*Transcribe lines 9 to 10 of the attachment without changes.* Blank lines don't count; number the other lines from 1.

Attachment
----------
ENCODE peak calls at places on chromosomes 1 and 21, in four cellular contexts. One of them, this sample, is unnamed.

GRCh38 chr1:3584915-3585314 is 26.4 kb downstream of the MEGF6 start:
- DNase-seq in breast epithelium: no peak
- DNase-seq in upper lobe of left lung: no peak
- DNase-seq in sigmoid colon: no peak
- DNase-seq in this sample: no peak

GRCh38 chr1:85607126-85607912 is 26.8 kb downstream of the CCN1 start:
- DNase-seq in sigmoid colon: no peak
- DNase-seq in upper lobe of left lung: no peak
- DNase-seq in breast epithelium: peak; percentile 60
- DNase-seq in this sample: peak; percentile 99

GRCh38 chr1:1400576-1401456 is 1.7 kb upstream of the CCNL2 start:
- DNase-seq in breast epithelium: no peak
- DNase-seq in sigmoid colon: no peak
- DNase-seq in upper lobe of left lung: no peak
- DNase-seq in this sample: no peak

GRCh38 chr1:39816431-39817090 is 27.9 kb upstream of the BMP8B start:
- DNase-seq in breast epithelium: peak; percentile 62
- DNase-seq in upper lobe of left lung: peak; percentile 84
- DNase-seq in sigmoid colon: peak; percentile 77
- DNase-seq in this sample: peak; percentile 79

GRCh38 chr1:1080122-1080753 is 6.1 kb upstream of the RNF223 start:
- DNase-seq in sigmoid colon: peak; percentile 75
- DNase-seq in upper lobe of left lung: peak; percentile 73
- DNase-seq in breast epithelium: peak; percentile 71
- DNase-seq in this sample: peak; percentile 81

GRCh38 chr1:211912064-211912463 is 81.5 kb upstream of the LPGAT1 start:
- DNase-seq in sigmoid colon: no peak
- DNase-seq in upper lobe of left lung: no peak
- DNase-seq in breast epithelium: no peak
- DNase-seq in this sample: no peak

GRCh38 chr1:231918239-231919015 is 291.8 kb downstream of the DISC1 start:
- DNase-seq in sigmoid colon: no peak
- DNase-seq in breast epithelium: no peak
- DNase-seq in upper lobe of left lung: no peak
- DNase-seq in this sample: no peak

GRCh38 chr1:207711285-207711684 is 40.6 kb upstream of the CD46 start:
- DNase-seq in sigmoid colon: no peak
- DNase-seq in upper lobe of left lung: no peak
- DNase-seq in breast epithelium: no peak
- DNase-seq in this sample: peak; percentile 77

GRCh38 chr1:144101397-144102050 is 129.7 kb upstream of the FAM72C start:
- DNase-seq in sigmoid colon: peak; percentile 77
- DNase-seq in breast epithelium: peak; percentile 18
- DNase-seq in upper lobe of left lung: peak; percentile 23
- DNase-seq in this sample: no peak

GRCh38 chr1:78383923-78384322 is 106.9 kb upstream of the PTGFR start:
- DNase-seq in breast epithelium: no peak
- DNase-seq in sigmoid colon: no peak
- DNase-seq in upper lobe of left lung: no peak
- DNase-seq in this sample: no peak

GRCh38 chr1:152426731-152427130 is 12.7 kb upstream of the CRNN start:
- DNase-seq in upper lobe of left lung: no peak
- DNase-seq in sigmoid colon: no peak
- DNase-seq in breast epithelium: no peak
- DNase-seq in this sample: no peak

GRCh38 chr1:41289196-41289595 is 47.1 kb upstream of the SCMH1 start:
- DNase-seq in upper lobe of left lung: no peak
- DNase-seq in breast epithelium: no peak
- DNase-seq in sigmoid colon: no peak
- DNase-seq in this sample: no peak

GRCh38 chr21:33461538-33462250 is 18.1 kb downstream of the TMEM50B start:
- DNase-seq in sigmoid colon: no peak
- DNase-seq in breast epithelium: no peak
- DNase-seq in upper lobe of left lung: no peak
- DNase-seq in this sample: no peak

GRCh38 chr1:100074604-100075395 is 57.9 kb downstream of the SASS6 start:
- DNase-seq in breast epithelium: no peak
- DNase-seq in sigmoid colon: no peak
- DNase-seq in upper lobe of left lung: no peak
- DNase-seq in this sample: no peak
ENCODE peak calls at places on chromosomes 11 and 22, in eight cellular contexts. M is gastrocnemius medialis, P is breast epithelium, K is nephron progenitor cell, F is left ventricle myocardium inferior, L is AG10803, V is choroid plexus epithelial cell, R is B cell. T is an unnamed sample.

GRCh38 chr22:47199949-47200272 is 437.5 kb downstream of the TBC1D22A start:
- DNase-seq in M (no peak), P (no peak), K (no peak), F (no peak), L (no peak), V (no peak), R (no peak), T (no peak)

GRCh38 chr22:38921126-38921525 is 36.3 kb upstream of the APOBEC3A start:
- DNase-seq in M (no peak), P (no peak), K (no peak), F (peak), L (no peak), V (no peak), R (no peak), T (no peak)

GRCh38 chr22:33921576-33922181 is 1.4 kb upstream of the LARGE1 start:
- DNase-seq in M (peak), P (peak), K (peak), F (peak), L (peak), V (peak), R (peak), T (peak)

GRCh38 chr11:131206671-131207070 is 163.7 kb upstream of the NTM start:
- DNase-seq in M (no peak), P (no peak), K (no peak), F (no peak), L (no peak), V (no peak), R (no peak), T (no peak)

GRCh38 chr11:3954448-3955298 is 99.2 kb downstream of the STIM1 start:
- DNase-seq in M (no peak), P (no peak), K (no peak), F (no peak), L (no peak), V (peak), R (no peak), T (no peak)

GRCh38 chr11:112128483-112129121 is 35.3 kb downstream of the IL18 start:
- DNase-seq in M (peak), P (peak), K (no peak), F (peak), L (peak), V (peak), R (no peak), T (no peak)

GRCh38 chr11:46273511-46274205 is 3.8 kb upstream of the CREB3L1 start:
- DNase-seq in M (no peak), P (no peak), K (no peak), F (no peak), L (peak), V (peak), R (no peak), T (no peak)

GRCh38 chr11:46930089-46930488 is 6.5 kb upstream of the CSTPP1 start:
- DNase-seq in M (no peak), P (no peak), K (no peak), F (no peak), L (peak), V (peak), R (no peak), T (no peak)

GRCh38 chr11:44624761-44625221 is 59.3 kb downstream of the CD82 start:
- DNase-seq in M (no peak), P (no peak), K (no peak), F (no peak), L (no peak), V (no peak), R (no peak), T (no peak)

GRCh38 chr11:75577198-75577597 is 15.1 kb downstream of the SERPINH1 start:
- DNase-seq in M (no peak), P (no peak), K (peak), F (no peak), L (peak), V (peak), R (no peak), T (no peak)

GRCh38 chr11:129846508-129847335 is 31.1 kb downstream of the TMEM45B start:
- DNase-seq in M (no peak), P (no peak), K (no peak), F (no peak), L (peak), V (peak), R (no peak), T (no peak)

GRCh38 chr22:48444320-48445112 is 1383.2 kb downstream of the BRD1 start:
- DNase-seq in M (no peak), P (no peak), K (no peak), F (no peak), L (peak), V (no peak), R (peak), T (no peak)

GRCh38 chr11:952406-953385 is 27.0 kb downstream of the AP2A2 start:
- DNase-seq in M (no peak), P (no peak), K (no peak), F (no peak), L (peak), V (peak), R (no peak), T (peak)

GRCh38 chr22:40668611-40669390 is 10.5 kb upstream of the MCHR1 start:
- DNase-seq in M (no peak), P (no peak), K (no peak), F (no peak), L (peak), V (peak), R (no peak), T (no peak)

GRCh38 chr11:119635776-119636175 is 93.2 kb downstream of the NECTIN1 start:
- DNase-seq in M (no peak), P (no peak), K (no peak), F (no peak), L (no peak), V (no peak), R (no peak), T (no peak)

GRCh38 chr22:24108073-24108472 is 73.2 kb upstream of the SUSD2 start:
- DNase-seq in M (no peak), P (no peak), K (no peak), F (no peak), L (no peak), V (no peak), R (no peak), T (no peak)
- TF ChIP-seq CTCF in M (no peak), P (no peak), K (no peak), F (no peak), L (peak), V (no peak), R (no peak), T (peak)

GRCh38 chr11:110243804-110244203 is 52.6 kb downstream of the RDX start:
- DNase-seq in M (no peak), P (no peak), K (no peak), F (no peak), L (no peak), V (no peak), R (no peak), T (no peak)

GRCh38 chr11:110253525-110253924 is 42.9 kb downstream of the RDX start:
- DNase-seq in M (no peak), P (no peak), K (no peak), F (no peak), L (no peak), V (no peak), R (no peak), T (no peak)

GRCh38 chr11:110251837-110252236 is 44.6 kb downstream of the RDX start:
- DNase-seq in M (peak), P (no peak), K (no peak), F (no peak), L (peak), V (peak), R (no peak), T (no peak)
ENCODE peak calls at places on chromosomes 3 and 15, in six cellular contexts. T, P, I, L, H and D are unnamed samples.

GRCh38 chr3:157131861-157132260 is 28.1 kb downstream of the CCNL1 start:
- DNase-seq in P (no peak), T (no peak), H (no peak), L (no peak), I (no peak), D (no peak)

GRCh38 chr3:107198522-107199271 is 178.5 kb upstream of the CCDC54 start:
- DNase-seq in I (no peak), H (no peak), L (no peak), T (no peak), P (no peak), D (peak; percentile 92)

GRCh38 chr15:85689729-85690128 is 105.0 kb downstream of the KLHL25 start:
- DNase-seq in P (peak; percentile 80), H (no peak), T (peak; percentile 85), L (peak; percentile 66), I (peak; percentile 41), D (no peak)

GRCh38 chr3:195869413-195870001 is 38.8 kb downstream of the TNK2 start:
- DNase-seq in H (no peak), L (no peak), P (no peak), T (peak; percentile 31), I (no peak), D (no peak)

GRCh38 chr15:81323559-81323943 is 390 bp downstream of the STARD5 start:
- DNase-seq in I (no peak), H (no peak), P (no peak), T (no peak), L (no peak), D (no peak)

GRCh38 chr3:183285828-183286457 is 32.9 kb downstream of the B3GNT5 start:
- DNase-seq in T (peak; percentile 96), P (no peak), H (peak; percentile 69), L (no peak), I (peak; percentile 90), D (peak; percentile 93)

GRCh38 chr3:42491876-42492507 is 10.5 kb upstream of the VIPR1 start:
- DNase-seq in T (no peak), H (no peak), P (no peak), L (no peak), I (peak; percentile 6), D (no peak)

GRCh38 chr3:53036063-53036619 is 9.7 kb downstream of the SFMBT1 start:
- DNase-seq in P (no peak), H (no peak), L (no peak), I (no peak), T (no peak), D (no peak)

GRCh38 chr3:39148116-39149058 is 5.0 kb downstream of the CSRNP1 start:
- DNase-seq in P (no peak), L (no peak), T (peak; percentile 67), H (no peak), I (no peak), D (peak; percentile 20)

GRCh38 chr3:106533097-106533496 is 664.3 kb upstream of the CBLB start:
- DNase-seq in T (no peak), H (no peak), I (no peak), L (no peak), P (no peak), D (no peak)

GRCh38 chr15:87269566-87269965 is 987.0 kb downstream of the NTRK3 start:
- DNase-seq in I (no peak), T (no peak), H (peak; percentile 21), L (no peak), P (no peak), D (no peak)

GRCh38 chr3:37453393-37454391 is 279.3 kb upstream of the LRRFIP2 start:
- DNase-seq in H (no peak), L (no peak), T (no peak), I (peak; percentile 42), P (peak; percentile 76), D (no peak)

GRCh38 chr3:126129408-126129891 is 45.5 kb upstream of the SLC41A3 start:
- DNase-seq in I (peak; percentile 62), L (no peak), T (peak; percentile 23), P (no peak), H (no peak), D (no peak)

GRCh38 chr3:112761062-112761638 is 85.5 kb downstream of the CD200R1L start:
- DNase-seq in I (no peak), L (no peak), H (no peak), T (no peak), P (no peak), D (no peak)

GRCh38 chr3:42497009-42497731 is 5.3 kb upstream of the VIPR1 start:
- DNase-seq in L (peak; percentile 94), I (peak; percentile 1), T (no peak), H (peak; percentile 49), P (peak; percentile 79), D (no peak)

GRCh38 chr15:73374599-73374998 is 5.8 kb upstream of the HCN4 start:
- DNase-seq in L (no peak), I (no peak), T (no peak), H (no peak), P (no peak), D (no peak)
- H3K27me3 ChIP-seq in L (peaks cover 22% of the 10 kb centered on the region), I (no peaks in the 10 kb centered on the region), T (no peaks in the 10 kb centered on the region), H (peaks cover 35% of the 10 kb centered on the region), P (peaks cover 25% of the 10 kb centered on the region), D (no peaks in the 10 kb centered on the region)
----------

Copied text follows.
- DNase-seq in upper lobe of left lung: no peak
- DNase-seq in breast epithelium: peak; percentile 60